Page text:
Cold Calling to Fall Turkeys
Use a range of calls in your turkey vest to call in your fall bird. (Steve Hickoff photo)
By: Steve Hickoff
If you’ve heard fall turkeys don’t talk, you’ve got some bad information. Cold calling for fall turkeys—whether on foot or from a blind—is a tactic to locate or pull in birds you don’t see. You’ve likely picked a spot where you’ve found fresh turkey sign, or even seen and heard birds.
How To Do It
When on foot, you can kee-kee, cluck, hen or gobbler yelp to strike a bird. Think of this as fall locator calling. In such situations, a variety of “wild turkey sounds” can draw a response.
Often enough too, you might simply hear birds in the woods or fields while listening intently when you’re not calling. As safety goes in either-sex fall turkey states, lean against a tree as you make a call, or even temporarily set up on the ground as you might in spring.
The typical stationary ground setup these days often includes blinds. These “hides” are often erected in areas where turkeys are on the move. A pinch point with a game trail in the woods, or entrance to a field, might be likely locations. As mentioned, ideally fresh turkey sign is nearby.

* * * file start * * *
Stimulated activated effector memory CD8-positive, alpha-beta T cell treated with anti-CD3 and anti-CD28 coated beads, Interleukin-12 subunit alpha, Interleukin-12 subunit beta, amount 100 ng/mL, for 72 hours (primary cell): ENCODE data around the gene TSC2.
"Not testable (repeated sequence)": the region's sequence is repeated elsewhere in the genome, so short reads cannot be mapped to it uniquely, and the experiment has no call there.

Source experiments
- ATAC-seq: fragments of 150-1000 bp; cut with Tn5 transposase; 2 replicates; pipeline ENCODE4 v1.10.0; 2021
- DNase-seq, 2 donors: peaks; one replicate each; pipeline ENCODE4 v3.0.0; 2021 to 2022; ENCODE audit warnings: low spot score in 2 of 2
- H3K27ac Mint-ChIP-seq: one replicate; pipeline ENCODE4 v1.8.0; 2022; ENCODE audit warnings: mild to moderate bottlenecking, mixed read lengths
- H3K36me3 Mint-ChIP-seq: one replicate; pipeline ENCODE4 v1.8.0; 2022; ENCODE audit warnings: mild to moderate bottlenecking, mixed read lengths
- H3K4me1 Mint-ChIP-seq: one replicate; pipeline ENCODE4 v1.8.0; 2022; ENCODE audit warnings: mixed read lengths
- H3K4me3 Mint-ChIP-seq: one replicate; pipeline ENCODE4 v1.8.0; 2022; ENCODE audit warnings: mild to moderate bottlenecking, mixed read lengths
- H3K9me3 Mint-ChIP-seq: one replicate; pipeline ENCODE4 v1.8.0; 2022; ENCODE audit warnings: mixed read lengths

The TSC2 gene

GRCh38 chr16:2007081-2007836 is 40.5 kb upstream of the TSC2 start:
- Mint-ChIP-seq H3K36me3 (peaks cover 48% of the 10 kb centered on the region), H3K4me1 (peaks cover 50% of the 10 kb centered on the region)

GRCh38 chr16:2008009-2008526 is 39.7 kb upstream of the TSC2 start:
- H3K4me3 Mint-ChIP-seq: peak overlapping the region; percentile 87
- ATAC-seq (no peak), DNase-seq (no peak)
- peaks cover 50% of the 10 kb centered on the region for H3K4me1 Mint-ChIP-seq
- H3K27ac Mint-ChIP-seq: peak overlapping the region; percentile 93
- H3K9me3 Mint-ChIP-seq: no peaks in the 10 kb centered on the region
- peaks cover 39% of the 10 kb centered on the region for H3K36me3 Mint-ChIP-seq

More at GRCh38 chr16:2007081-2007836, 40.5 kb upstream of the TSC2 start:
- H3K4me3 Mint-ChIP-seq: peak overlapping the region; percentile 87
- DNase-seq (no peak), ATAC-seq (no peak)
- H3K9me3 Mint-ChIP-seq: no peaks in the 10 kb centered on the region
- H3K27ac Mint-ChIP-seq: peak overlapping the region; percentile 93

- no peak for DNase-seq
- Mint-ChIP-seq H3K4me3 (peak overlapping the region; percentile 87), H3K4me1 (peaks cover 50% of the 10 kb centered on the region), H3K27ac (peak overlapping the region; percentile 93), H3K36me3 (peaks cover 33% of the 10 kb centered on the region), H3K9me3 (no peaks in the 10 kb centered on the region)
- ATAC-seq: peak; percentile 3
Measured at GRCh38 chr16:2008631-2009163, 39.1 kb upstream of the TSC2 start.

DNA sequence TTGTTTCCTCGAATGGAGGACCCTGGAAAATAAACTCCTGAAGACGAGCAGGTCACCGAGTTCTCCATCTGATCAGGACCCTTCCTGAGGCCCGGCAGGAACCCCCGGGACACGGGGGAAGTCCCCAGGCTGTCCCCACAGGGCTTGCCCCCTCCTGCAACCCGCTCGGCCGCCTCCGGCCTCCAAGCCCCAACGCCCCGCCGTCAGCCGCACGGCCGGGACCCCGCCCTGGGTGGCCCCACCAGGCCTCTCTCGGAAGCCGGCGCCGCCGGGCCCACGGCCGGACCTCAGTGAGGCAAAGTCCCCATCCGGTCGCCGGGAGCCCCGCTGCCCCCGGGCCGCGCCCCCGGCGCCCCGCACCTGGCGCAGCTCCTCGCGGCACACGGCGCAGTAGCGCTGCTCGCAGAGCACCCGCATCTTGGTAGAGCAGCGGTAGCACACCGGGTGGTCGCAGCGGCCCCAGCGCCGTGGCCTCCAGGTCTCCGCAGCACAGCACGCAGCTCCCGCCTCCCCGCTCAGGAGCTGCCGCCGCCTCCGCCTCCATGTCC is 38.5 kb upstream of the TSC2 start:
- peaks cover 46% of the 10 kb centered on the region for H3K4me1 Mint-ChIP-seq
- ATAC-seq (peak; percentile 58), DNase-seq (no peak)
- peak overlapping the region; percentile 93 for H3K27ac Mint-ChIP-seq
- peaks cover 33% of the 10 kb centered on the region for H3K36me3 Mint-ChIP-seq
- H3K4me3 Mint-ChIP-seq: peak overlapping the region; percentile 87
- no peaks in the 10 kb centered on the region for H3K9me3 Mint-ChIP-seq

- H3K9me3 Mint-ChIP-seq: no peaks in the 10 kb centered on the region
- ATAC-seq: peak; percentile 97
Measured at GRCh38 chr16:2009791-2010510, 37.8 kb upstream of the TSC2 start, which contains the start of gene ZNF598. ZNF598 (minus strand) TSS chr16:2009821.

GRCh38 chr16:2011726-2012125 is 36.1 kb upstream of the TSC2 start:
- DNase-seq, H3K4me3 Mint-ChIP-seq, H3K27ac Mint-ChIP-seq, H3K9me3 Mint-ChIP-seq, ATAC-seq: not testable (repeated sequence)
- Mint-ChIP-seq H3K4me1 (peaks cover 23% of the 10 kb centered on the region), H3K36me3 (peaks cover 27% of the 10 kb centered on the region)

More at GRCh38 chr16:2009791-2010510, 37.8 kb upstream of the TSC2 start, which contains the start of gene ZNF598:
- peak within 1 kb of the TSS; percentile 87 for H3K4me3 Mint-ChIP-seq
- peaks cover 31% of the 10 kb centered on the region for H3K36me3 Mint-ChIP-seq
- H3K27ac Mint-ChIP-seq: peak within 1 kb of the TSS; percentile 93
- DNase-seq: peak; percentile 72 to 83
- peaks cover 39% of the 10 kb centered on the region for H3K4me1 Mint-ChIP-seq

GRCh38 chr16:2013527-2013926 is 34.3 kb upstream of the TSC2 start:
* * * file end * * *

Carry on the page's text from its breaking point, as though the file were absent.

It’s also important to put your blind somewhere between the roost and food source, especially in fall. Calling to birds you strike can pull individual turkeys or the entire flock your way. Making contact as they approach can also help you determine when a shot opportunity might come.
Wild turkeys call every day of their lives. The mistaken idea fall turkeys don’t is just that—an error in “spring turkey hunter” logic (or lack of). The trick is to think like a turkey. Call sparingly or enthusiastically—on foot or in a blind. Adapt your calling once the age and sex of the autumn turkey that responds is clear.
Then call that bird into range.
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